The new project pipeline is satisfactory but mostly confined to a few segments such oil and gas as well as renewable energy and road projects that are backed by the government, the banker said.
India Inc has been looking to the government for a stimulus programme and help from the monetary authorities in the form of lower interest costs to overcome the slowdown that has led to growth falling to a five-year low.
Faced with a record slump in sales, automobile companies are cutting output and others are slashing costs, dampening consumer demand, which has been driving growth for the best part of the past decade.
“I believe the government may now be in a position to step up funding for the infrastructure sector as well as the tax sops and other measures taken to promote affordable housing should help the construction sector,” Kumar said. “I am hoping that as the festive season starts, there should be a pickup in demand in the auto sector.”
‘Stricter Norms the New Normal’
Kumar joins other CEOs such as HDFC Bank’s Aditya Puri who have cited the slowdown in economic growth. Housing Development Finance Corp. chairman Deepak Parekh last week blamed the risk aversion among banks toward giving loans as being one of the reasons for the weakness in demand.
But the SBI chairman said stricter norms are the new normal.
“We can’t be too liberal,” he said when asked about risk aversion. “In these times, it can’t be business as usual… we have seen the consequences. In each sector we have reviewed our policies and if clients conform to those policies bank credit will be available to them. Obviously there will be a tightening around the monitoring of funds which has become a big issue.”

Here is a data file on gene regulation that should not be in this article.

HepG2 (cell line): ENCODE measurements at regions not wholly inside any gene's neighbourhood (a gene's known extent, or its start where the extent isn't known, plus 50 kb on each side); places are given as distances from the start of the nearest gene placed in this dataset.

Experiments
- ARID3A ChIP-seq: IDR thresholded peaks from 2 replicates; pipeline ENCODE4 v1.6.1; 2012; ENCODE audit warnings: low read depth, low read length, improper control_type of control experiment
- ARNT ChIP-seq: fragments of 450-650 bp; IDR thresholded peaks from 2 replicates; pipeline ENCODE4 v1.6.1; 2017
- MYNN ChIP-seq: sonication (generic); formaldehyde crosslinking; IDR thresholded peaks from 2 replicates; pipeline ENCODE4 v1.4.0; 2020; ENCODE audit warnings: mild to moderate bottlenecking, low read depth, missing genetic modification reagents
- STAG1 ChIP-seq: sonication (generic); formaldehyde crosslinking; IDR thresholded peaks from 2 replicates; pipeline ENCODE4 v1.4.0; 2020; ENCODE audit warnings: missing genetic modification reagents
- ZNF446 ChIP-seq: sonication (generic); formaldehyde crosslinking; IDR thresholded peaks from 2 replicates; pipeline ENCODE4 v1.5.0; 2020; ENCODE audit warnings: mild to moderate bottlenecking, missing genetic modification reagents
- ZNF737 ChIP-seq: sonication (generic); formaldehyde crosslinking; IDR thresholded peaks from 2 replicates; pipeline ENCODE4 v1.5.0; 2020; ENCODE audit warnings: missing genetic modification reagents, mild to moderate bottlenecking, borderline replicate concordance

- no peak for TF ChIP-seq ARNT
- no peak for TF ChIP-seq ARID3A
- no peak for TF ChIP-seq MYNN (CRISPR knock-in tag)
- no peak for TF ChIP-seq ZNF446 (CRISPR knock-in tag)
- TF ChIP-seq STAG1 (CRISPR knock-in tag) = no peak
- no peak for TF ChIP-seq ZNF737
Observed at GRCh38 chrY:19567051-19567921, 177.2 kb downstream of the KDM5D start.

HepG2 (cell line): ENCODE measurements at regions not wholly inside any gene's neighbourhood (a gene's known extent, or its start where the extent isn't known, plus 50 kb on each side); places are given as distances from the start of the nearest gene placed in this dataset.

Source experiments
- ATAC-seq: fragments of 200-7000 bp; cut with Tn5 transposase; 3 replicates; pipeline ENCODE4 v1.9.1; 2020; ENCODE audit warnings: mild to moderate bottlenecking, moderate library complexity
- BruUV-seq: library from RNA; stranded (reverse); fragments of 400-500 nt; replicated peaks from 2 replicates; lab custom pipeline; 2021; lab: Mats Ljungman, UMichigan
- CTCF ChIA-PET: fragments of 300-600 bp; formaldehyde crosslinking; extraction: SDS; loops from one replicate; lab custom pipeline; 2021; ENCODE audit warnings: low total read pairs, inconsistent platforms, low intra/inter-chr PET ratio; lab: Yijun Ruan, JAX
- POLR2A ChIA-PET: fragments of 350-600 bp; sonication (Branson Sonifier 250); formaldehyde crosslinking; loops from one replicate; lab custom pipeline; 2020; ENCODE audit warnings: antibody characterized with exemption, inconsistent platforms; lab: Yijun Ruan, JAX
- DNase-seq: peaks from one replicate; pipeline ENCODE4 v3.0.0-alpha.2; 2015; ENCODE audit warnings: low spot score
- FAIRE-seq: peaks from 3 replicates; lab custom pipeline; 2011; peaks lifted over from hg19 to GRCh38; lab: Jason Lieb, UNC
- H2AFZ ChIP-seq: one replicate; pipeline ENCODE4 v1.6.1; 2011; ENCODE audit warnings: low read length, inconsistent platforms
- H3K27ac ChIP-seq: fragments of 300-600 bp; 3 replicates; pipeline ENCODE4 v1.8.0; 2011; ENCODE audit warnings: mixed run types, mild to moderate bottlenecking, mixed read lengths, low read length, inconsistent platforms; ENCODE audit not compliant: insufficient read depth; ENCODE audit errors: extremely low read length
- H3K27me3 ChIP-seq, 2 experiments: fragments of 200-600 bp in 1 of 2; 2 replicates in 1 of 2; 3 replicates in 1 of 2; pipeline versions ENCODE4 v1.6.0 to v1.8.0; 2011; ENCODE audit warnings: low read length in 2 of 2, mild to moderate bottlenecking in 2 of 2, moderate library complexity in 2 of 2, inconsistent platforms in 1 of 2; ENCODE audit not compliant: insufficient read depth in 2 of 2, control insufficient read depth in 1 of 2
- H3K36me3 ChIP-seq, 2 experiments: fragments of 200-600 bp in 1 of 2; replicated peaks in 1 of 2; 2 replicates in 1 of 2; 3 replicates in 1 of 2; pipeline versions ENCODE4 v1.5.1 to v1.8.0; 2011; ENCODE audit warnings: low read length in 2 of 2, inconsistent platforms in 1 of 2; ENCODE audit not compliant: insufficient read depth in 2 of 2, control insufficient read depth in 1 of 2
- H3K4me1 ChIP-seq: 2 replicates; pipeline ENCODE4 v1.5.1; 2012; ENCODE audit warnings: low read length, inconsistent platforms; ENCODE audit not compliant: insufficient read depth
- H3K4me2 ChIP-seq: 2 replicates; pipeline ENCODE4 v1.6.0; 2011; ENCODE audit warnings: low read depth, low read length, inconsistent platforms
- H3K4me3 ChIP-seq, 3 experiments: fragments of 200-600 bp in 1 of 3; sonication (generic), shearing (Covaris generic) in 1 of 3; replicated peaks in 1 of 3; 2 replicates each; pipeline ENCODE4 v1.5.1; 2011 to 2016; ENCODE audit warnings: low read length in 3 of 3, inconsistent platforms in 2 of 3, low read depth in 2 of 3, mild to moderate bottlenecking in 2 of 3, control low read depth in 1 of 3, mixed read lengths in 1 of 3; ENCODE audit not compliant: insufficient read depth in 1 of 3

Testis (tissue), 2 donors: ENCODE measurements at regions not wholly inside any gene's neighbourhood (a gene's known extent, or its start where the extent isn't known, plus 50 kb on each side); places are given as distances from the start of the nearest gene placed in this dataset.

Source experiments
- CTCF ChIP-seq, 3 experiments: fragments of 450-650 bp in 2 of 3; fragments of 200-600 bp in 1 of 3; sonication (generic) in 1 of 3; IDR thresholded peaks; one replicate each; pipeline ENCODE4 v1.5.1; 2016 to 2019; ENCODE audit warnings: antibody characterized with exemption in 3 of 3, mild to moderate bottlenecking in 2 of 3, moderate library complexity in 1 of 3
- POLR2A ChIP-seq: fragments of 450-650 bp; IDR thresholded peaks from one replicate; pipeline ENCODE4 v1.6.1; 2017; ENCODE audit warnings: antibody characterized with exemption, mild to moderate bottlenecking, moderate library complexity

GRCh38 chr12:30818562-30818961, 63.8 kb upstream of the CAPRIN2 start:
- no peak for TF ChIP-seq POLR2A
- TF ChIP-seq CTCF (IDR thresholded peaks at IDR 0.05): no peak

Apart from economic factors there are issues like fear of getting accused by investigative agencies that have slowed loan disbursements by banks. In cases like Kingfisher Airlines and Infrastructure & Leasing Financial Services, investigators suspect that banks colluded to dupe the system.
There is a structural change in the way business is being done, thanks to the Insolvency and Bankruptcy Code (IBC) and the tightening of credit assessment by lenders, he said. At the same time, there’s fear of wrongful prosecution among bankers given the number of bank executives facing corruption allegations “We all support the objective to weed out corruption and irregularities,” said Kumar. “But when it comes to procedures or commercial decisions going wrong, then there has to be an understanding under which category such a case is treated. I have heard in news that in one case 250 bank officers have been named. That causes problems. I don’t see a situation where 250 bank officers from different lending institutions colluded to help one person divert funds. How is that possible? Are we taking this to the other extreme?”